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Thread: pneumatics

  1. #1
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    Just wondering if anybody can help with this question. What protects the controller from high pressure in a pneumatic control system?

  2. #2
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    Pressure relief valve protectc devices if regulator fails.T-stats and most controllers max psi is 30 but some need 60 psi or more.

  3. #3
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    60 PSI is a bit TOO HIGH for Commercial Pneumatic devices 30 PSI is the MAX that " most" devices will handle.

    Main air pressure is reduced to 30 PSI by a PRV , control air pressure depending on the manufacturer runs 13 - 22 PSI.

    On a pilot positioner for a Valve or Damper actuator you would use both the 30PSI to drive the actuator and the control pressure to operate the positioner.

    safety relief valves should be on the downstream side of any PRV to protect the system if the PRV fails or is incorrectly set.

    [Edited by Control Man on 04-14-2005 at 10:57 AM]

  4. #4
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    Originally posted by Control Man
    60 PSI is a bit TOO HIGH for Commercial Pneumatic devices 30 PSI is the MAX that most devices will handle.
    ???????????????????
    I have a system where a 20# line goes to "normal" devices such as thermostats and small actuators and a 60# line goes to large "Commercial" devices --Cooling tower by-pass valves, Bray valves on boiler headers etc.

    Very common applications. 20# circuit is protected by a 30# relief valve and 60# circuit is protected by 75# relief.

    Also have systems with a 100# riser and each floor has a pressure reducing station to knock the pressure down to what is required for each branch.

  5. #5
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    I have several 60 psi devices is some of the larger buildings I service, usually a large (8 inches and up) chilled water valve or bldg deny valve requires higher psi for close off force againsed 140 psi water.Same setup as powerhead stated, 100 psi 1/2 riser (15 story bldg) with regulator/relief station at each floor with end of mains looped into itself.

  6. #6
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    Your VALVES ( BRAY and 8" and up ) are not the NORMAL COMMERCIAL application type devices and the part about MOST DEVICES in my posting would cover that.

    In nearly 30 years of pneumatics very seldom ran across anything from the normal COMMERCIAL control companies operating above 30 PSI in a basic commercial installation.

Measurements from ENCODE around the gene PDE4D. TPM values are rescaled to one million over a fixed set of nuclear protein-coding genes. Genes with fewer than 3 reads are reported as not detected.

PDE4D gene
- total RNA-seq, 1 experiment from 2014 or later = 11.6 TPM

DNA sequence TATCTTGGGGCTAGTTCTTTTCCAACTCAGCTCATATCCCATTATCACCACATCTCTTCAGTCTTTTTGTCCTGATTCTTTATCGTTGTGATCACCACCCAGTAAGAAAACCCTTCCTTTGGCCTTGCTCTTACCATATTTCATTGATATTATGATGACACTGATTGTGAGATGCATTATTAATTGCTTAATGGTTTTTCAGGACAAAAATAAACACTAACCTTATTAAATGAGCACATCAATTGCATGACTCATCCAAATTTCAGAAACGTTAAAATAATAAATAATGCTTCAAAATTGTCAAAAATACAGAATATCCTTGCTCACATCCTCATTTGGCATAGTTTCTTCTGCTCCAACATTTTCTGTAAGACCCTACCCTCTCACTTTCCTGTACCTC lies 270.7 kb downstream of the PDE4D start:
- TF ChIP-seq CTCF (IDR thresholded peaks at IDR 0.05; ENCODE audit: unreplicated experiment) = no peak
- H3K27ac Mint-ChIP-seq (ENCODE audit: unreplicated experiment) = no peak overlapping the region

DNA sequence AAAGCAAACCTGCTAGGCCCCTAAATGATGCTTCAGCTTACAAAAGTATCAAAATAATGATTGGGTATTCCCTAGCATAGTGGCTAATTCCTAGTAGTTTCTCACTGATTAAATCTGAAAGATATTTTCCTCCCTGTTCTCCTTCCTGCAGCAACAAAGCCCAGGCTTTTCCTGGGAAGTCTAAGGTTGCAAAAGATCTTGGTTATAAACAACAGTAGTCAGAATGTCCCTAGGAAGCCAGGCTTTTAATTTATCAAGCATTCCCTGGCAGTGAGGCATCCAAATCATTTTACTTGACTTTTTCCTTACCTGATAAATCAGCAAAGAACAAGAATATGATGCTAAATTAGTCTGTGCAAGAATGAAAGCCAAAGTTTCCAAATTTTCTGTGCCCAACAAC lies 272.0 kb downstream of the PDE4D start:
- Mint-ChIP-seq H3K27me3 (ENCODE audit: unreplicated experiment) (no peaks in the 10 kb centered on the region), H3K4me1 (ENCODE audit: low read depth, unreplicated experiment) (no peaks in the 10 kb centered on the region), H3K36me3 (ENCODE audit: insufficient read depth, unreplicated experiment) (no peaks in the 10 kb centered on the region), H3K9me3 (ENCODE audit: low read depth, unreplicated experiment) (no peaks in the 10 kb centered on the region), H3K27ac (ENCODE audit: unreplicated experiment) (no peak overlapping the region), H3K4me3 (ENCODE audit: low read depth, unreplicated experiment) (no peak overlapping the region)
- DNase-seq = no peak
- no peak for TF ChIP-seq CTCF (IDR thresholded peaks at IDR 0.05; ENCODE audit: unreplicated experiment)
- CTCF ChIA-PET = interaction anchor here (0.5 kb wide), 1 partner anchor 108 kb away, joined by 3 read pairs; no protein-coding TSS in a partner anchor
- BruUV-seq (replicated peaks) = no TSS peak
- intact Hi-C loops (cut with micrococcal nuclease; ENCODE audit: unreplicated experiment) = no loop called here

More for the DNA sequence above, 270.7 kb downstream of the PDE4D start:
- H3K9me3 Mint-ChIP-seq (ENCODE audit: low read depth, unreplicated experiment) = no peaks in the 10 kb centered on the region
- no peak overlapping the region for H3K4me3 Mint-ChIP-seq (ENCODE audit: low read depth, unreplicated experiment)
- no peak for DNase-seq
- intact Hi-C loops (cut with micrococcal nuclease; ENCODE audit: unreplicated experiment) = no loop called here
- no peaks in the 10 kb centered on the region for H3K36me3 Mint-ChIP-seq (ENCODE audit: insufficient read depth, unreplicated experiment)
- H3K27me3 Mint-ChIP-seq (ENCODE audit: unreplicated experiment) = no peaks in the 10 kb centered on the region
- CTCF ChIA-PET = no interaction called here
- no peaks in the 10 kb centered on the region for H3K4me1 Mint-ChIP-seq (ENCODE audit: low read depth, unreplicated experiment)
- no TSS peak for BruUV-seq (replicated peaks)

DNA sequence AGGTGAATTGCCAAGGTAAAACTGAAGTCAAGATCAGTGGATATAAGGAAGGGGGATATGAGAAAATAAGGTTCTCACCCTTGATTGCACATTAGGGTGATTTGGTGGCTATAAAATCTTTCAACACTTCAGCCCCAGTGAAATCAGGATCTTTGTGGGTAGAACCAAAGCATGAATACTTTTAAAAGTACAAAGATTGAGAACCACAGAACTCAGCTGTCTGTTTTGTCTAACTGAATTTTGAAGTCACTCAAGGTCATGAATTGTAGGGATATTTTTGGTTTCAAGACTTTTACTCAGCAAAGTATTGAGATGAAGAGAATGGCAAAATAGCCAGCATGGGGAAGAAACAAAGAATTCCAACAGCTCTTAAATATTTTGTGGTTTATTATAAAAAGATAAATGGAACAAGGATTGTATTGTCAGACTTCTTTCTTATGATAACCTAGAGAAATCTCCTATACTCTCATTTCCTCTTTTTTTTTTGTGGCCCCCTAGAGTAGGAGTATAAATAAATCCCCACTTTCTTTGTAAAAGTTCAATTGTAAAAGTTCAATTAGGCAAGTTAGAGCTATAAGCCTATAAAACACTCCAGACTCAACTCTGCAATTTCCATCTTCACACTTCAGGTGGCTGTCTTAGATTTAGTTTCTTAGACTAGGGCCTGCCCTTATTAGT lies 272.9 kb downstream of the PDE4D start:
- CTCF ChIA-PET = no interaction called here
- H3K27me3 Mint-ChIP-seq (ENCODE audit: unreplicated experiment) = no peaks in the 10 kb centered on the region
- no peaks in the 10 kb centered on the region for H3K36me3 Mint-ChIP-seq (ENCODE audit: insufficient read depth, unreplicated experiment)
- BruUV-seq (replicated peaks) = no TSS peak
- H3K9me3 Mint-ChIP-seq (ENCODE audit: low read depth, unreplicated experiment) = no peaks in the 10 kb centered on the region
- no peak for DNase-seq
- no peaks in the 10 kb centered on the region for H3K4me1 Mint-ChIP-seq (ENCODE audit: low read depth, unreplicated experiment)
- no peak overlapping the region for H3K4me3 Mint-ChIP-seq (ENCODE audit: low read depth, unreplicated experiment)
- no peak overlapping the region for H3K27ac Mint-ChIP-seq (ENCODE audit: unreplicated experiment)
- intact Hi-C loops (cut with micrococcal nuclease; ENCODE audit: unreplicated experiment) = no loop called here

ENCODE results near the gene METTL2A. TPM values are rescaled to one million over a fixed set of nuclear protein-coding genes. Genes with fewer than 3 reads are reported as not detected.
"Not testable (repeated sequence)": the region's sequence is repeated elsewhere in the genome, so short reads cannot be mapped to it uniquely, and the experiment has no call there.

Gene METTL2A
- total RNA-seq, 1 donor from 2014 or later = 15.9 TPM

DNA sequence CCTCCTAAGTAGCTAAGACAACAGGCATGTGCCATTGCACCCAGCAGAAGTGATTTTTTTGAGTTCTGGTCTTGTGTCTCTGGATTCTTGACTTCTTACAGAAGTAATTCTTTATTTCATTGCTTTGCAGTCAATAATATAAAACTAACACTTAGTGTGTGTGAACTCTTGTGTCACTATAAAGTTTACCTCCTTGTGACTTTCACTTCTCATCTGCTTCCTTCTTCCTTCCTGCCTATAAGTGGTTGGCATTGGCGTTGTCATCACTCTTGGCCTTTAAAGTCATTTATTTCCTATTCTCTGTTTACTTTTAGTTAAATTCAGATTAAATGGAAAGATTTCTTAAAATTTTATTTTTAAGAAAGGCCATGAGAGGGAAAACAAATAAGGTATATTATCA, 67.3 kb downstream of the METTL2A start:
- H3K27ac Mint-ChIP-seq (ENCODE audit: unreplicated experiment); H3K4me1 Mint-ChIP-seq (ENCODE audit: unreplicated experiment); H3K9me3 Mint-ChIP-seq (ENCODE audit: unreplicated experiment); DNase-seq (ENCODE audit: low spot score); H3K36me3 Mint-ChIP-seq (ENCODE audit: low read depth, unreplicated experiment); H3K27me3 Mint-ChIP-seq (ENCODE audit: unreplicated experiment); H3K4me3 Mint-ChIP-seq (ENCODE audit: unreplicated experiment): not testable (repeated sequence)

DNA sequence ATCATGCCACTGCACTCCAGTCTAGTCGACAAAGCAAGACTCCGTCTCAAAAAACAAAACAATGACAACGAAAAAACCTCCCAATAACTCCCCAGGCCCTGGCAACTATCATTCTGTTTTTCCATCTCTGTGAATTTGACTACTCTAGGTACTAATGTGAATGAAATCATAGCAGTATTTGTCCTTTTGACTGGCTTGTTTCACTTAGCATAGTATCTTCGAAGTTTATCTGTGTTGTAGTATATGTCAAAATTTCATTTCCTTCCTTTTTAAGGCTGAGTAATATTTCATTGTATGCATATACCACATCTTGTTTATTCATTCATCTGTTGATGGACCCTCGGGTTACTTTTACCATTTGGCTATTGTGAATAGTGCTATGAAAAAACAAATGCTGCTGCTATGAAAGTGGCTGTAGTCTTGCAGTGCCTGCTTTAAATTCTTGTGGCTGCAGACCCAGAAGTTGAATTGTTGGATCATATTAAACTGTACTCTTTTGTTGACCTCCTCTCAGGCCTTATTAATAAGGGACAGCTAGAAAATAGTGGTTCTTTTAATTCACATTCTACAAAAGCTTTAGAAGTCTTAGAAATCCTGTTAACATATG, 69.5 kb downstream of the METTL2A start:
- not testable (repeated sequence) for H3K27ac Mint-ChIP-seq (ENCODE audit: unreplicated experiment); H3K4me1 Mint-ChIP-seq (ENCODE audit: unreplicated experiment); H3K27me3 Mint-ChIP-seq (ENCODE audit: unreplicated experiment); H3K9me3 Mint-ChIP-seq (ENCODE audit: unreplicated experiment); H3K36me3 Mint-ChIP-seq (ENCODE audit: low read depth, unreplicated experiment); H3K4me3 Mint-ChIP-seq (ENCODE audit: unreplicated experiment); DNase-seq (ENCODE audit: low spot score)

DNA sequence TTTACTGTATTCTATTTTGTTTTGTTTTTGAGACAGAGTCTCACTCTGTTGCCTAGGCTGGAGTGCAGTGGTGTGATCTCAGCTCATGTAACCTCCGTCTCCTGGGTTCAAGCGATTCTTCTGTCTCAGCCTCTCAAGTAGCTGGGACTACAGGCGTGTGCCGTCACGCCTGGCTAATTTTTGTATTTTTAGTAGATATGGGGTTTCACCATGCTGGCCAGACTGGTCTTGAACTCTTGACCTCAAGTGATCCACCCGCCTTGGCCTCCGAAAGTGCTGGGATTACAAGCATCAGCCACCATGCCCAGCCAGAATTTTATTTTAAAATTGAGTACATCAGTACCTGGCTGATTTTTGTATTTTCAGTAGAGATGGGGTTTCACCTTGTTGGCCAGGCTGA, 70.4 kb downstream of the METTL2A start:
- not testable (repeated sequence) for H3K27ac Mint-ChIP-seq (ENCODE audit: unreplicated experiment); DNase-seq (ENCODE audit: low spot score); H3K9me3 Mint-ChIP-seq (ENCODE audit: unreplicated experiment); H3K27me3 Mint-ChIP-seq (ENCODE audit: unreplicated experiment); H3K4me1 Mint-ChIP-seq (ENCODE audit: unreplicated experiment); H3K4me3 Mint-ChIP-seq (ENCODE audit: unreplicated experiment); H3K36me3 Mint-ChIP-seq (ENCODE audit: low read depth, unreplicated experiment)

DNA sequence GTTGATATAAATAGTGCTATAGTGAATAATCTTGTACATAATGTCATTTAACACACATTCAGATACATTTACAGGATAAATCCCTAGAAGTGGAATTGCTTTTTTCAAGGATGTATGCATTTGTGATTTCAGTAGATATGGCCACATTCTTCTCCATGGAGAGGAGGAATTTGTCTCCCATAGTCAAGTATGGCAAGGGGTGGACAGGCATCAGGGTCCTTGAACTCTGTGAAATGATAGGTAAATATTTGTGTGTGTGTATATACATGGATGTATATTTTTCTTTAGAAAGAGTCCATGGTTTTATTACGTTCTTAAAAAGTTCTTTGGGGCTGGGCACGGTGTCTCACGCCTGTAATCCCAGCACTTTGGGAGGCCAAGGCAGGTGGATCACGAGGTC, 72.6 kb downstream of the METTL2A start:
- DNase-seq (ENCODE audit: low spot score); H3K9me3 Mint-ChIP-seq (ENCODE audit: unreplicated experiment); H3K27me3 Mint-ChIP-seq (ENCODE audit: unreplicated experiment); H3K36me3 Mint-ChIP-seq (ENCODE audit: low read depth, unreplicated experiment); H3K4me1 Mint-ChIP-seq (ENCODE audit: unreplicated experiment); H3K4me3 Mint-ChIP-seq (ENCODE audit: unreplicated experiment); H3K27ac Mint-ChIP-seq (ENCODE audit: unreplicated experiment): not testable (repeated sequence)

I have ran across loads of devices in central heating / chiller plants operating above 30 PSI but those are not what you would call NORMAL applications as what my post was about.

    The 30 / 20 PSI was a basic reference to a TYPICAL pneumatic system , I have systems that are 100 PSI + on the Mains and stepped down to required range throughout a 185,000 sq foot 1 storey building and others that have a 30 PSI main that supplies a 24 storey building.


    A typical BARBER COLMAN 6" 3 way valve will close off against 125 PSI Water with an actuator that takes 10 PSI , and yet a 2 way 6" will only close off against 21 PSI with a 20 PSI actuator , so you see not everything is TYPICAL

    [Edited by Control Man on 04-14-2005 at 11:10 AM]

  7. #7
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    Exuuuuuuuuuuuse me

  8. #8
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    Red face

    I posted a valid response no need for the CHILDISH reply

  9. #9
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    U posted an insecure defence, I was just stating that there are high psi devices, but it doesnt matter because i have ony 17 years control experience so u must know more than me.

  10. #10
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    Like I said no need for CHILDISH response , never disputed the fact there are HIGH PRESSURE devices just that they are RARE on TYPICAL commercial pneumatic applications.

    It was far from a INSECURE DEFENCE unlike you reference to 17 years experience and how I know more, again very childish.


  11. #11
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    I was refering to ur previous reply stating "nearly 30 years pneumatic experience" So u started the whole "childish" thing. Also no one said anything about typical, cause whats typical for one may not be typical for another.............Im done arguing with u!!!

  12. #12
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    maybe just to add to this I have always be curious. If air pressure is lost will the pneumatic valve fail in the open or closed position?

  13. #13
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    pneumatics

    Originally posted by key
    maybe just to add to this I have always be curious. If air pressure is lost will the pneumatic valve fail in the open or closed position?
    It depends on which type is selected and how they are applied. They can be purchased,N.C.--requires air to open,N.O.--requires air to close. these two types make up most of the typical applications.

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